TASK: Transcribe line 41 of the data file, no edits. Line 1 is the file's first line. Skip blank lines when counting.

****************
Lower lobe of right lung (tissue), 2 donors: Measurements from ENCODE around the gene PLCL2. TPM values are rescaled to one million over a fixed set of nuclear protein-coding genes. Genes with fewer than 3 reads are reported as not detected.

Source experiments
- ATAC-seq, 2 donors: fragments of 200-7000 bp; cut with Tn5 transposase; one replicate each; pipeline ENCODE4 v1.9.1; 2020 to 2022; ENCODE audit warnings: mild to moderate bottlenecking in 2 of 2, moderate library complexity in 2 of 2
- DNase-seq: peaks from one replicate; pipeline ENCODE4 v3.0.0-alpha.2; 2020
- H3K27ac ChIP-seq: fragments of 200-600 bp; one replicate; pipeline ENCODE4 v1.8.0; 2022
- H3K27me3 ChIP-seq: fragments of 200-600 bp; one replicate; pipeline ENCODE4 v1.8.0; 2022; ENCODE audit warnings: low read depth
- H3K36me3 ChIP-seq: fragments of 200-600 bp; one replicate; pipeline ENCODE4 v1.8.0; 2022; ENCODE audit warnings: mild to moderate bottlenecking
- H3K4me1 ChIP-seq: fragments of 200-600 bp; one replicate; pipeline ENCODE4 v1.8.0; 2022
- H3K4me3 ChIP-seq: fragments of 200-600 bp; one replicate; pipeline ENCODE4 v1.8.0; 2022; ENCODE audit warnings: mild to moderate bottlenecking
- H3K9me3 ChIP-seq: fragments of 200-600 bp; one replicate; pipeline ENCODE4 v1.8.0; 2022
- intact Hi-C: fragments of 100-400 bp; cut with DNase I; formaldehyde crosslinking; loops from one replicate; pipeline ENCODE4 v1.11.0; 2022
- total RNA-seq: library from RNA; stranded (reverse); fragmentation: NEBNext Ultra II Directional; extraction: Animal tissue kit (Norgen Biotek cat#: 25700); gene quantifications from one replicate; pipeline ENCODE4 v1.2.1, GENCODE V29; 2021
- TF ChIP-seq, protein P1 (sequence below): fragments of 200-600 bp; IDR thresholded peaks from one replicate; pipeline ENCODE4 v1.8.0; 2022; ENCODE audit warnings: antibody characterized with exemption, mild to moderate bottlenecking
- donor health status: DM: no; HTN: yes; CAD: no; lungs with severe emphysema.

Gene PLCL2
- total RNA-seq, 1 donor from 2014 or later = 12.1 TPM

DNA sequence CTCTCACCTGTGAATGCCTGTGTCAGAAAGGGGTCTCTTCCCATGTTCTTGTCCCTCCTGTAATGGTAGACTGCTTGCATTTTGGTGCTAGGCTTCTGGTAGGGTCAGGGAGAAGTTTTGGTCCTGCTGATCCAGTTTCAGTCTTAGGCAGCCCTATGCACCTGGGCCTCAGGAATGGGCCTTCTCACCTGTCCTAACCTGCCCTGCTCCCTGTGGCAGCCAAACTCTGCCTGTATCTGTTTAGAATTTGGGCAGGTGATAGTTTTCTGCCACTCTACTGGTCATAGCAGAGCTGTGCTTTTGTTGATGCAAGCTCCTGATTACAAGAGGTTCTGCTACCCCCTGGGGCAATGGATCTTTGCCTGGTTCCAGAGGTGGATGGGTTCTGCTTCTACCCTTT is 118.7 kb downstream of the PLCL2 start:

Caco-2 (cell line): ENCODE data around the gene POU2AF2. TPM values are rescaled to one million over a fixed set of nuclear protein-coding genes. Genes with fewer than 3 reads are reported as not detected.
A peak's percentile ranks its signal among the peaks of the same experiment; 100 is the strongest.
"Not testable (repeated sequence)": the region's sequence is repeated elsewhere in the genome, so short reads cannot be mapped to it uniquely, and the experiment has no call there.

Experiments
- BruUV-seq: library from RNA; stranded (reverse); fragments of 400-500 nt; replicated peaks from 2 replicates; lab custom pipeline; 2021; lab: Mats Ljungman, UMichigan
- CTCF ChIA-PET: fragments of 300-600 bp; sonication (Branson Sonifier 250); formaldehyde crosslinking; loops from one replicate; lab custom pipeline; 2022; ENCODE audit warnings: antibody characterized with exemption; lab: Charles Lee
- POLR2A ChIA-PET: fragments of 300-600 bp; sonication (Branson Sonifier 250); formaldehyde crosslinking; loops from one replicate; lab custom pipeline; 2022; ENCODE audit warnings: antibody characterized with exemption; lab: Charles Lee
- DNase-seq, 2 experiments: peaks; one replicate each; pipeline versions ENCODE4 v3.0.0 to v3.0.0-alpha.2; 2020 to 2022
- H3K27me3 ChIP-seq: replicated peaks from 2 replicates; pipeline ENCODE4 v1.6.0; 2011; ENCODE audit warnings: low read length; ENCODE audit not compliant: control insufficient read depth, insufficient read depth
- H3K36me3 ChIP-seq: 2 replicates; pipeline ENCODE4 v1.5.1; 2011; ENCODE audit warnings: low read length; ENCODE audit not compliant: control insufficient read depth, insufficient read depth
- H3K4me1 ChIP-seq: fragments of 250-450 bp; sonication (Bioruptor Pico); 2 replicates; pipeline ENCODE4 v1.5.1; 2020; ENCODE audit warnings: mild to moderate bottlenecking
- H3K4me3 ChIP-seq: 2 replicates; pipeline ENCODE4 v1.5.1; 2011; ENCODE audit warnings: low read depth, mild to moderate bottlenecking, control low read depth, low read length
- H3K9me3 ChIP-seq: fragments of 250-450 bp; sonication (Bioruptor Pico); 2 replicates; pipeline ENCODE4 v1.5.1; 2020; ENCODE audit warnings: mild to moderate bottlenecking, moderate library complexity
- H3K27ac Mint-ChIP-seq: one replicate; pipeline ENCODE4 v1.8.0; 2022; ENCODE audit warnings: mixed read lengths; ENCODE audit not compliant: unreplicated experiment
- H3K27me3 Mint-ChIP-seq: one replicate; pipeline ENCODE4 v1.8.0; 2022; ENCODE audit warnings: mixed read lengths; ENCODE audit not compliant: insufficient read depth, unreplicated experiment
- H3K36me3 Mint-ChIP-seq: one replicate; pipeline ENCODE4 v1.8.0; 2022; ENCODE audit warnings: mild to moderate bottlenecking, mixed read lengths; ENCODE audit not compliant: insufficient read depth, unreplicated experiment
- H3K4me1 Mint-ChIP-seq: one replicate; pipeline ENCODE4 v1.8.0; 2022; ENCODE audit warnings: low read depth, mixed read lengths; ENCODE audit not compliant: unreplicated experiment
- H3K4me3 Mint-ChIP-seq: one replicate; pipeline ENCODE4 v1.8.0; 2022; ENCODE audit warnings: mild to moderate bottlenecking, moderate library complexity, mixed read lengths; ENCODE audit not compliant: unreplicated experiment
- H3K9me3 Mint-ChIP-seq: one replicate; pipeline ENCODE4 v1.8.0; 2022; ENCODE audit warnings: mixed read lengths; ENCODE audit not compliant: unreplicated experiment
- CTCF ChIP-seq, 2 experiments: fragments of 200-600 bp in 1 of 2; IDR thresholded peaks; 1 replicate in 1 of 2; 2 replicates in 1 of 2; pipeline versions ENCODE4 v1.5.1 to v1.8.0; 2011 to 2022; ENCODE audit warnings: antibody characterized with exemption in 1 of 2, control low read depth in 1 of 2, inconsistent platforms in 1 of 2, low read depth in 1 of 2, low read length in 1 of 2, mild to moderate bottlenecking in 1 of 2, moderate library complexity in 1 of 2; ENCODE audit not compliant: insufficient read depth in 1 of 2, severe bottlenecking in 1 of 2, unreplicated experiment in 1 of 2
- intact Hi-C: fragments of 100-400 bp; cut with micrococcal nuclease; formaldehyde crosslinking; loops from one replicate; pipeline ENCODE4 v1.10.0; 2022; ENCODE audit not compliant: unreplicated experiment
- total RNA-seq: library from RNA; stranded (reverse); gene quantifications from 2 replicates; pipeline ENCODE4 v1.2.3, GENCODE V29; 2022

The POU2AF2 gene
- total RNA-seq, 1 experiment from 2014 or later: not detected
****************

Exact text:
- total RNA-seq, 1 experiment from 2014 or later: not detected